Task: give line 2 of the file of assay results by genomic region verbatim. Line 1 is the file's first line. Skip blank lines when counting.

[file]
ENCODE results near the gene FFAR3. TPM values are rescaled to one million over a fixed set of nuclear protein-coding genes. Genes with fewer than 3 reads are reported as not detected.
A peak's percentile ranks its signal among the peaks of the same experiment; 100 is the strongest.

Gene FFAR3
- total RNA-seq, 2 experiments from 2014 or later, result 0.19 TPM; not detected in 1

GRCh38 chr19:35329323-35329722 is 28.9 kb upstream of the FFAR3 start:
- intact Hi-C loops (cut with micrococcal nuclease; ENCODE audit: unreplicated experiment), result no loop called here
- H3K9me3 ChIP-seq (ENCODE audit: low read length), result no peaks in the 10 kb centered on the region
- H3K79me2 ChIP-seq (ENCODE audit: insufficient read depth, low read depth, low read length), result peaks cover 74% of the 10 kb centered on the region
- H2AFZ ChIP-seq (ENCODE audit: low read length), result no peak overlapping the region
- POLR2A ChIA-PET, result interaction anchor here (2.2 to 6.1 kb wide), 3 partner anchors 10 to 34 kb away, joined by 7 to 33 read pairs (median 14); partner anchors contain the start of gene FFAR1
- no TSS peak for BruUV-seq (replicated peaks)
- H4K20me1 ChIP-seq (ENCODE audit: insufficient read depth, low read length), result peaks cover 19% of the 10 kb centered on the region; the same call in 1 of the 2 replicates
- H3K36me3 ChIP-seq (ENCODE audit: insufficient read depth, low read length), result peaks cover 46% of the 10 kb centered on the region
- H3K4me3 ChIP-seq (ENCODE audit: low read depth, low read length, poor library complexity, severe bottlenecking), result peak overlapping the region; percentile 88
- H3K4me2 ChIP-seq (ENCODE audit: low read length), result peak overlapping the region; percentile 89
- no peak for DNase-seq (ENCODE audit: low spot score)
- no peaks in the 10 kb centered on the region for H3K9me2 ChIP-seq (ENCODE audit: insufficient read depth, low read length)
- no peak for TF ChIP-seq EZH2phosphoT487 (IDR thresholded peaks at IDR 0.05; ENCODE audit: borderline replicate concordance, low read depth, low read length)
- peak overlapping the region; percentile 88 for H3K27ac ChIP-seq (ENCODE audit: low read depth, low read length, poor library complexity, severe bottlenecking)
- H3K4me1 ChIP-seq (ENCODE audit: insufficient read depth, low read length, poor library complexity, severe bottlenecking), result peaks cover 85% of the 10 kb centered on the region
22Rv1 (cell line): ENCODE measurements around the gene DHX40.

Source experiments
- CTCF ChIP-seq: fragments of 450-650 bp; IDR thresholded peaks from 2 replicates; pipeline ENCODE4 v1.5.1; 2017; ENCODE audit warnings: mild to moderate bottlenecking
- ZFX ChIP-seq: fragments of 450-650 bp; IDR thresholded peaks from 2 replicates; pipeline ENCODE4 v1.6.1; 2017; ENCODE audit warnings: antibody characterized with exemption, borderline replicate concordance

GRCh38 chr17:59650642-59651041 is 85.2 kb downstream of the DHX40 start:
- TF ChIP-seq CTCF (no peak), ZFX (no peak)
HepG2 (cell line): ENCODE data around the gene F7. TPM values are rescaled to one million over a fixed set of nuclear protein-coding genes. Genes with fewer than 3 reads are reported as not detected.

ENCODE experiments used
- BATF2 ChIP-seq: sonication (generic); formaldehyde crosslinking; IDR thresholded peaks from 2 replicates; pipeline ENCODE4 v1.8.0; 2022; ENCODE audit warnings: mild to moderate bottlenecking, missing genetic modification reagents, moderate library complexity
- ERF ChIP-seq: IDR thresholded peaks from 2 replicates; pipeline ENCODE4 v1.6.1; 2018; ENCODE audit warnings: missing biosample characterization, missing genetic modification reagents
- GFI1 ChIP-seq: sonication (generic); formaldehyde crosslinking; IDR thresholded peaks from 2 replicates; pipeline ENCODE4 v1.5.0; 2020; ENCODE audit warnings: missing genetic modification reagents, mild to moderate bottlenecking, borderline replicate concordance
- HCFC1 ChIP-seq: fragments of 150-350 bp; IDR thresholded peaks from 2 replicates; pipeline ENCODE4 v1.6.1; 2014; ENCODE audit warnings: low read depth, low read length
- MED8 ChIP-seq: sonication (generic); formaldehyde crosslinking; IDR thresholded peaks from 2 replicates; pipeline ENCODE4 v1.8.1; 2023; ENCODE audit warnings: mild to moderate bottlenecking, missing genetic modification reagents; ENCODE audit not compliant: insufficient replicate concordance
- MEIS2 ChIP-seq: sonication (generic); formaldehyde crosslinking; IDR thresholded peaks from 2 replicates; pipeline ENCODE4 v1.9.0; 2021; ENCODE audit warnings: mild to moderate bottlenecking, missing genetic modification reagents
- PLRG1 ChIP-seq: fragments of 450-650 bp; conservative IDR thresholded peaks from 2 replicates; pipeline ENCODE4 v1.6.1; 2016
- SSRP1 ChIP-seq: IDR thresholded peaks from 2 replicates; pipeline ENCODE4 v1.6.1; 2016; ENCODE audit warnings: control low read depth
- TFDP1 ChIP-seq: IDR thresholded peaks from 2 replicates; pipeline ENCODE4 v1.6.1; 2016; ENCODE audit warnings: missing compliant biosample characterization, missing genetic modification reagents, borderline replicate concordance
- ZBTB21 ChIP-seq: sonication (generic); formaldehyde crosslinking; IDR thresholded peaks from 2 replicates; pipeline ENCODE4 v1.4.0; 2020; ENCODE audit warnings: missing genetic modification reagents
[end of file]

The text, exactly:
A peak's percentile ranks its signal among the peaks of the same experiment; 100 is the strongest.